Jerome R. Corsi, a Harvard Ph.D., is a WND senior staff reporter. He has authored many books, including No. 1 N.Y. Times best-sellers "The Obama Nation" and "Unfit for Command." Corsi's latest book is "Who Really Killed Kennedy?"More ↓Less ↑
The salaries of President Obama and Vice President Biden are exempt from the presidential executive order Obama signed in his first full day in office that capped compensation for White House aides to $100,000 a year.
At his first White House press briefing, Press Secretary Robert Gibbs today dodged a question about whether Obama and Biden intended to “lead by example” by volunteering to reduce their own salaries.
Gibbs replied that the president’s $400,000 salary and the vice president’s $227,300 pay are set by law and cannot be modified by a presidential executive order.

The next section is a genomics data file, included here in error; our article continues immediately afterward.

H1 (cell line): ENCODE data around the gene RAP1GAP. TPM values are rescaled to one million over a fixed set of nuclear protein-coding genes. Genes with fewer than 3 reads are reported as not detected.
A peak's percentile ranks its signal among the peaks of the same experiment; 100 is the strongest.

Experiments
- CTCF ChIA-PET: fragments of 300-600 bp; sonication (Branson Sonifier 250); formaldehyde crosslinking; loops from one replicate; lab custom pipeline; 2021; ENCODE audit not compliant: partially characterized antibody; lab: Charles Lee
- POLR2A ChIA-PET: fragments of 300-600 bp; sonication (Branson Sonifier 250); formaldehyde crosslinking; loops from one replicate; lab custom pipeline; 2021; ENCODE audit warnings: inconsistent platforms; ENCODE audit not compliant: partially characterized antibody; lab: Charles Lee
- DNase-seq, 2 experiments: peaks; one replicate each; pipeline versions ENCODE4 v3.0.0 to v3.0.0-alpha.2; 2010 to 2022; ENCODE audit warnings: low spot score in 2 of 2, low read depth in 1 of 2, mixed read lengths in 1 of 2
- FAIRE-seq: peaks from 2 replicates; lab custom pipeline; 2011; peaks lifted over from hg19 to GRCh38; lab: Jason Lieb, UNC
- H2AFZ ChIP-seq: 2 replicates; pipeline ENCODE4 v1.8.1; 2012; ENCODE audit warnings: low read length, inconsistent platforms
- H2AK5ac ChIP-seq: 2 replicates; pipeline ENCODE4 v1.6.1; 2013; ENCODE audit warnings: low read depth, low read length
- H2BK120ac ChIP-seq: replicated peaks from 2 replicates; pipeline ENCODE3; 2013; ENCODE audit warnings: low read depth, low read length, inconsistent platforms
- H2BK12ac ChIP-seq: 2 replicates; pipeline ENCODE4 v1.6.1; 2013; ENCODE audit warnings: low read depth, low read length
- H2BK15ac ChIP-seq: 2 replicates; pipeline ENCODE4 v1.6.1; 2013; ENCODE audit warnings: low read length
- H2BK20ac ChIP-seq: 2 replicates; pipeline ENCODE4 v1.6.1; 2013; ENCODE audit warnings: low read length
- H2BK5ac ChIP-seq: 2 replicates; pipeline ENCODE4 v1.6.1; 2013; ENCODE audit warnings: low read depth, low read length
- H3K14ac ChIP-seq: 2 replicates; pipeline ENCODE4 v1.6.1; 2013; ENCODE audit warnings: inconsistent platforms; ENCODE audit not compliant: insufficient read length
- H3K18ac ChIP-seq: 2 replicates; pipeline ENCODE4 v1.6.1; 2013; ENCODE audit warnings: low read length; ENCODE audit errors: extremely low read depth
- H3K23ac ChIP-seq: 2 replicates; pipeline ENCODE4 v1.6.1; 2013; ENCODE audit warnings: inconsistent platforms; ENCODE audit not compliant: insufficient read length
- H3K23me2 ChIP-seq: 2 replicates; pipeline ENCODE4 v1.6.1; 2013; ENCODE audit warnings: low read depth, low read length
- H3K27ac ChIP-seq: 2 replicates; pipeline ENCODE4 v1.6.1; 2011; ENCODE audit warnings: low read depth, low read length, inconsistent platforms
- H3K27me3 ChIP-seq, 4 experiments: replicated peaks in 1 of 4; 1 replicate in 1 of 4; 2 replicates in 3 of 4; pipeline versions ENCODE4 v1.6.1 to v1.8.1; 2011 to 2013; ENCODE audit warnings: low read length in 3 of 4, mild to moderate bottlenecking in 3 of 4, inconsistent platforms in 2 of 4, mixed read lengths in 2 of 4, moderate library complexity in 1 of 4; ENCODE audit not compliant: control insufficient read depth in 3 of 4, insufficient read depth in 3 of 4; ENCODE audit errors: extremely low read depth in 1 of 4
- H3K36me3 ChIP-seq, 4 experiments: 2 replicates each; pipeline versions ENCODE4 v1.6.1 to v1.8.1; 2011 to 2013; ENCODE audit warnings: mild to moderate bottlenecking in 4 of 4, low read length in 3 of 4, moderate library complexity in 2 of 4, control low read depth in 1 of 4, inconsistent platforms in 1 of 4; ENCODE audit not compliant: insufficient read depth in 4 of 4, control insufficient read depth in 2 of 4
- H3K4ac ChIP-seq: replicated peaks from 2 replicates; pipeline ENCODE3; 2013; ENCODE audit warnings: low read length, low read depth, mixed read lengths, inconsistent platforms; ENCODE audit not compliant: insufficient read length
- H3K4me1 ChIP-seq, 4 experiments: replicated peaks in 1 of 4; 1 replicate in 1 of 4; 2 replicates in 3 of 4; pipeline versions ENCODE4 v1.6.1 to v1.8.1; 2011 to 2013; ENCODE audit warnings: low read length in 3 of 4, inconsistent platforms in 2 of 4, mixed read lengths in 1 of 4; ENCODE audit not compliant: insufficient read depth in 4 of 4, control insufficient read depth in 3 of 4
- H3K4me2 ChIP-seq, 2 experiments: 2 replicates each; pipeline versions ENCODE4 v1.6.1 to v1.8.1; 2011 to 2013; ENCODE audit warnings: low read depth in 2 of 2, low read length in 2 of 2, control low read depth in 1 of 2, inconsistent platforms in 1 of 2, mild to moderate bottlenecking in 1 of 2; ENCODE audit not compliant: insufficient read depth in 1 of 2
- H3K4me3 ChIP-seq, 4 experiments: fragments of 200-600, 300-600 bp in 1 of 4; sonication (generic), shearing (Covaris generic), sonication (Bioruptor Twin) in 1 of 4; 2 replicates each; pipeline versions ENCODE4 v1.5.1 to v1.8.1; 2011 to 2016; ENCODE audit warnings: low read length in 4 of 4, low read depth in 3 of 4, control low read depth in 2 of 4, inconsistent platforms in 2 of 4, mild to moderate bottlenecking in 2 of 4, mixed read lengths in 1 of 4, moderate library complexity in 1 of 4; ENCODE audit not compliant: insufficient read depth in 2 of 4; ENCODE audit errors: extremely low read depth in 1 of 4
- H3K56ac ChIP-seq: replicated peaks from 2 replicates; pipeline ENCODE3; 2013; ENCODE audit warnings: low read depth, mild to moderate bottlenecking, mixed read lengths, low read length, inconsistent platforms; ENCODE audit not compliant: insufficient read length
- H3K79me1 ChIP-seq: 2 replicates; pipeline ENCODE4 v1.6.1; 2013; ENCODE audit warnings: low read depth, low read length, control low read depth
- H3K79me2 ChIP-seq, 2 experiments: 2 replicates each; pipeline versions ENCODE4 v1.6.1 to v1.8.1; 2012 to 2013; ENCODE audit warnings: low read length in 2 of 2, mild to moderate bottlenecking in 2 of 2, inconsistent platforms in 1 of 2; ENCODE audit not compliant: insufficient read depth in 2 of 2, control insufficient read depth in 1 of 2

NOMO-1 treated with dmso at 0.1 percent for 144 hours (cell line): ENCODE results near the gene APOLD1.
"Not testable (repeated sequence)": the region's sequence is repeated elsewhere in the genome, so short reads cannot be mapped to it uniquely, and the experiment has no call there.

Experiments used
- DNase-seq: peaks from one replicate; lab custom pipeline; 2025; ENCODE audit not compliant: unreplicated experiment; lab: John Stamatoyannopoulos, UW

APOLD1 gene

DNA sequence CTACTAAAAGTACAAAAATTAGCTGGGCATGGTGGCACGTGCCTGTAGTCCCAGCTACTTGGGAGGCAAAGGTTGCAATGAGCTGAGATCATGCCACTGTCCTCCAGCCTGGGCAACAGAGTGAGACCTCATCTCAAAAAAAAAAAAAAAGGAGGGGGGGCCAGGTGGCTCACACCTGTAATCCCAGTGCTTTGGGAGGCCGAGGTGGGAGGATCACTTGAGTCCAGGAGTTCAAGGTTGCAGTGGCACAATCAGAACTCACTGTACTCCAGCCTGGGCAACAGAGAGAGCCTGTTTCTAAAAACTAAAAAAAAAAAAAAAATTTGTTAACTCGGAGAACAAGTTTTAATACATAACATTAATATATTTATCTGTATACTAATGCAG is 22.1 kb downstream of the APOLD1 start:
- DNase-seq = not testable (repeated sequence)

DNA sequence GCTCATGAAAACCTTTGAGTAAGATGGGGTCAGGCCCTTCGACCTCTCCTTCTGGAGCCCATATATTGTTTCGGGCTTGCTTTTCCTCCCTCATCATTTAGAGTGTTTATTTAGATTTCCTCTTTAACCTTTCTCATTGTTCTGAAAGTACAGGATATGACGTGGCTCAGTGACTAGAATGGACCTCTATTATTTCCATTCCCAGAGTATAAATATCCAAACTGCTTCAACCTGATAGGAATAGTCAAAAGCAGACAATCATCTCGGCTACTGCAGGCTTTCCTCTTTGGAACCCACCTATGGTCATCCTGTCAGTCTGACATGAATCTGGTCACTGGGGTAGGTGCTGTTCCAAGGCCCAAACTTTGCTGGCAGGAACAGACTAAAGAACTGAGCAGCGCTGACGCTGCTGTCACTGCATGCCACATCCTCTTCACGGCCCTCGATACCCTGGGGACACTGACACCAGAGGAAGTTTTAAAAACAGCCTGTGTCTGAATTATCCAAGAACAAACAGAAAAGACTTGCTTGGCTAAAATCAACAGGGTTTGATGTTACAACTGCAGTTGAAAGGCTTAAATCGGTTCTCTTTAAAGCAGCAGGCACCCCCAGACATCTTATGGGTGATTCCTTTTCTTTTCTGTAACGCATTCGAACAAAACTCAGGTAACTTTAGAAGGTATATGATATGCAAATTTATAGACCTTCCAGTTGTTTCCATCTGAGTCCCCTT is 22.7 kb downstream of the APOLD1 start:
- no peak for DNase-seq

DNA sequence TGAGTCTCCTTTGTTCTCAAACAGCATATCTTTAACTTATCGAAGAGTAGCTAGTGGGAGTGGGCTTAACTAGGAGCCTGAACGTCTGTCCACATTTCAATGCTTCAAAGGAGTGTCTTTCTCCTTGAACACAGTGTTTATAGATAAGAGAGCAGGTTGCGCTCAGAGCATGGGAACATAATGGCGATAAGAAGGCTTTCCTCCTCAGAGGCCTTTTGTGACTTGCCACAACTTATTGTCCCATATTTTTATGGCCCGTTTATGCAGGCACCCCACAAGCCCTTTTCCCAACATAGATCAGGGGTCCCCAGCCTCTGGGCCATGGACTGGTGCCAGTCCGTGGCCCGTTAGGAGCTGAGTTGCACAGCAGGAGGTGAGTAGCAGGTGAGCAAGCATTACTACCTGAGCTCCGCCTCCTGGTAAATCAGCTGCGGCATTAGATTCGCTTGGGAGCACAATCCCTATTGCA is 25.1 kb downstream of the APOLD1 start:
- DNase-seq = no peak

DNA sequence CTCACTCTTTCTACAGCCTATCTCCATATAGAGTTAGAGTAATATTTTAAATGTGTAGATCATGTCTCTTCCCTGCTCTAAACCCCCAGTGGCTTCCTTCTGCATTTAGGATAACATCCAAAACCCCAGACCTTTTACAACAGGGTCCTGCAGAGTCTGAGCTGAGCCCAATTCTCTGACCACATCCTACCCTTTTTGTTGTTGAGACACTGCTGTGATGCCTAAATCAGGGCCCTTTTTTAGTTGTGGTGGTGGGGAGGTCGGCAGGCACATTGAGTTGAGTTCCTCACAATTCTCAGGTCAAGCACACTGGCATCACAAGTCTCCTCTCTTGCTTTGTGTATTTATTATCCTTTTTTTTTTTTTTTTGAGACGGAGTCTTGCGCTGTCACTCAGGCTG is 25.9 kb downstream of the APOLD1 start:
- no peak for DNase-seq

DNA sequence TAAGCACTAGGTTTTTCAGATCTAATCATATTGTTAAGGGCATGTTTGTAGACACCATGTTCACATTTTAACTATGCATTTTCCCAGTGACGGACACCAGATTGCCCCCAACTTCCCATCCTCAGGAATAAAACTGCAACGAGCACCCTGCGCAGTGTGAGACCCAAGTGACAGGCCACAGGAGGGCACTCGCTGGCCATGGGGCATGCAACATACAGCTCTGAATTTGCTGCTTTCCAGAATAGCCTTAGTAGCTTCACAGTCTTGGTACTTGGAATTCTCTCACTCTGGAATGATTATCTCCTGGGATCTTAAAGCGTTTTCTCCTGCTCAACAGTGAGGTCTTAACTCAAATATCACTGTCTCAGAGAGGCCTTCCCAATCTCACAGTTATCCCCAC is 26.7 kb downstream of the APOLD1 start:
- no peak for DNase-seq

The U.S. Constitution, in Article II, Section 1, stipulates that the president’s salary cannot be decreased or increased during his term.
But nothing prevents a president from voluntarily forgoing compensation. John F. Kennedy, an heir to his father’s massive fortune, and Herbert Hoover chose not to receive a presidential salary during their terms.
WND placed repeated phone calls to the White House regarding Obama’s compensation and was told the press office would have to receive a determination from legal counsel.
WND also asked if the White House could provide a list of aides affected by the executive order and, specifically, whether the order would apply to White House Chief of Staff Rahm Emanuel.
The press office said it was not likely White House counsel would have answers available any time today.
The office acknowledged that the executive order issuing the pay cap had not yet been posted on the White House website. The White House said it had no plans to publish the names or titles of the approximately 100 senior White House staff members for whom the executive order applies.